When I read about studies like this one, I often find myself wondering about the chicken and the egg. Is it that the couples who were more well matched were already more likely to accept these bids? Or was it that each bid made them walk the path toward successful relationships? Could the relationships that didn’t work have turned around if the couples made concerted efforts to accept one another’s bids?

Covey certainly thought it could be turned around. It seems the internet is chock-full of memes of the following quote he told to man seeking his council because he had fallen out of love with his wife.

“My friend, love is a verb. Love – the feeling – is a fruit of love, the verb. So love her. Serve her. Sacrifice. Listen to her. Empathize. Appreciate. Affirm her. Are you willing to do that?”

Intentionally accepting bids

Since reading Esfahani Smith’s article a couple of years ago, I’ve become much more conscious of my husband’s bids. I’ve noticed that I’m less likely to engage when I’m feeling stressed and exhausted – which is basically the definition of a working mom!

Something about this article came out like a battle cry to me, though. It’s stuck with me for a couple of years now. I find myself consciously thinking, “He’s bidding you.” The most magical part comes around this moment. When I (grudgingly) take him up on whatever silly little bid he put out – moments later, whether or not I have any actual interest in what he’s talking about, I feel closer to him, safe with him, and calmer than I had.

Jamie and I got married at just 23 years old. There were quite a few people in our lives at the time who were quite concerned about the decision. “You’re so young!” they kept saying. But at the time I was sure I knew it all. I knew better than them, and I knew exactly what I was doing. When it’s right, it’s right… right?

You need a little luck in a good gamble

In recent years, Jamie and I have laughed and laughed at our stupid rose-colored glasses-wearing selves. We didn’t know anything! In that time, I’ve seen lots of friends and family married and divorced, partnered and broken up, sometimes married again and again. Now we know that we didn’t know a thing. We were in love, sure. But when you go into something that long term, there’s no way to know, or even guess, what challenges you’re going to face. There’s no way to know how you’ll feel in a year or two, let alone 20. Now Jamie and I say that we are, without a doubt, the luckiest idiots on the face of the Earth.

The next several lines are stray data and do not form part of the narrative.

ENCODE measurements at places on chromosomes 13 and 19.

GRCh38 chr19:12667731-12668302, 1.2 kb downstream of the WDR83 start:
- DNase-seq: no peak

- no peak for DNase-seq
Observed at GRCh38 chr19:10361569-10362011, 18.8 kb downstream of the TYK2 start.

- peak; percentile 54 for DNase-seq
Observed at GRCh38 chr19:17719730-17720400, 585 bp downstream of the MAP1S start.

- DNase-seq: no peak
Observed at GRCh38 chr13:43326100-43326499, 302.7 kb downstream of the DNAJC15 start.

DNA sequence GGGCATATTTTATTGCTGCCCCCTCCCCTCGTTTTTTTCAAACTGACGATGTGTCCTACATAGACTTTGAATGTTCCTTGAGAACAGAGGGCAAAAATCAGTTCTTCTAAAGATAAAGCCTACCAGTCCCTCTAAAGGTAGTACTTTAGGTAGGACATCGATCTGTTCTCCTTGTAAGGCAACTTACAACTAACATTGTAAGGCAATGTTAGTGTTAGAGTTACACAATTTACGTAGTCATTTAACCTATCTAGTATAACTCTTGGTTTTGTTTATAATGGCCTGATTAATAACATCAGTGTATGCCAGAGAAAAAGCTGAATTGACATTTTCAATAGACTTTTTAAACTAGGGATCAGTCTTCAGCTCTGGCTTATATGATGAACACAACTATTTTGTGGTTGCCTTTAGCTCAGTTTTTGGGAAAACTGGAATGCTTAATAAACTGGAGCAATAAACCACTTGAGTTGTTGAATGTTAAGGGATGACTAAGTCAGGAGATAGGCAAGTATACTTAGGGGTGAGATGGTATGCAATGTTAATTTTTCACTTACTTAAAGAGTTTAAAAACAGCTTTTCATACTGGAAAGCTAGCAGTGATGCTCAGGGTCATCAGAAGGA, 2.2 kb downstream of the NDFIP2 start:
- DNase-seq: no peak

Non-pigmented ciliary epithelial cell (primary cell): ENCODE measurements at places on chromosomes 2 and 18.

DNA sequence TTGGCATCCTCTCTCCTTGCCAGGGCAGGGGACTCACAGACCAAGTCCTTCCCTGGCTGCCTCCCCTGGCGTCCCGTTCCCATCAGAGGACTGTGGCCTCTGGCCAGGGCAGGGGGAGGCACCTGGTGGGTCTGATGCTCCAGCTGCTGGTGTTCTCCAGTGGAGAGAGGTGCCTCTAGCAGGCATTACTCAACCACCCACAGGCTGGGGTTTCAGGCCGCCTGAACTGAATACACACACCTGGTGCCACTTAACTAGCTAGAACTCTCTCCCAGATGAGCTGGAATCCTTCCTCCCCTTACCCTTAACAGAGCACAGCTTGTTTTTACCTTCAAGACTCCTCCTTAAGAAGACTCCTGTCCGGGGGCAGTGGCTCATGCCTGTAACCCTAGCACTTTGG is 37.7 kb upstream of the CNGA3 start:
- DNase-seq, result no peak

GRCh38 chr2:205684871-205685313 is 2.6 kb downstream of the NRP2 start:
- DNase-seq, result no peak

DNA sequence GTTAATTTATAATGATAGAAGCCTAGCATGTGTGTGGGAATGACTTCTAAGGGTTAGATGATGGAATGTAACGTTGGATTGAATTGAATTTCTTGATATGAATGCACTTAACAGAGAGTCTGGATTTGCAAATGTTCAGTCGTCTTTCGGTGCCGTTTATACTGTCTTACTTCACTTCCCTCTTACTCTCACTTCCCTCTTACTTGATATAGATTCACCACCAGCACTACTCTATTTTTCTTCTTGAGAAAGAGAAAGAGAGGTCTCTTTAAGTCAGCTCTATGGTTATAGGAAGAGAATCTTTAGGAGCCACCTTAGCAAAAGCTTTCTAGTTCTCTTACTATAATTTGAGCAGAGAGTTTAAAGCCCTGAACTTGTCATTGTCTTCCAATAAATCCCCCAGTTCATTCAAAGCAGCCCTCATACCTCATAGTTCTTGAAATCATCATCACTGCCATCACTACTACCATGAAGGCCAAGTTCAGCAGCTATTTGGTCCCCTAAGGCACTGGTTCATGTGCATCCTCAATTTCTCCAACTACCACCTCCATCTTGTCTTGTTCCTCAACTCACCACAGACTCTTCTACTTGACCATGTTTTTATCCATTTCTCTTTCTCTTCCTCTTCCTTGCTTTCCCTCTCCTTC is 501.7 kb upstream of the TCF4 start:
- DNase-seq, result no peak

In a decade and a half of marriage, I’ve learned a lot. But here’s the simplest bit and maybe the most important piece of wisdom: if you marry your friend and you take them up on their stupid little bids, then you’re stacking the deck in your favor. Are there guarantees? Of course not. But there are riskier gambles and safer ones. Truth is, I’m not much of a gambler. I’ll take safe and secure. And yeah, I’ll also take ridiculously dorky and hilarious moments. It’s a lot more fun that way.


Ordinary Days, Meaningful Life is a labor of love geared toward working moms ready to embrace the chaos and find meaning in it. If you found this post meaningful, please share it with someone you think would enjoy it too! I’d love to stay in touch with you! Leave a comment below, contact me, or sign up for the mailing list. I can’t wait to hear from you!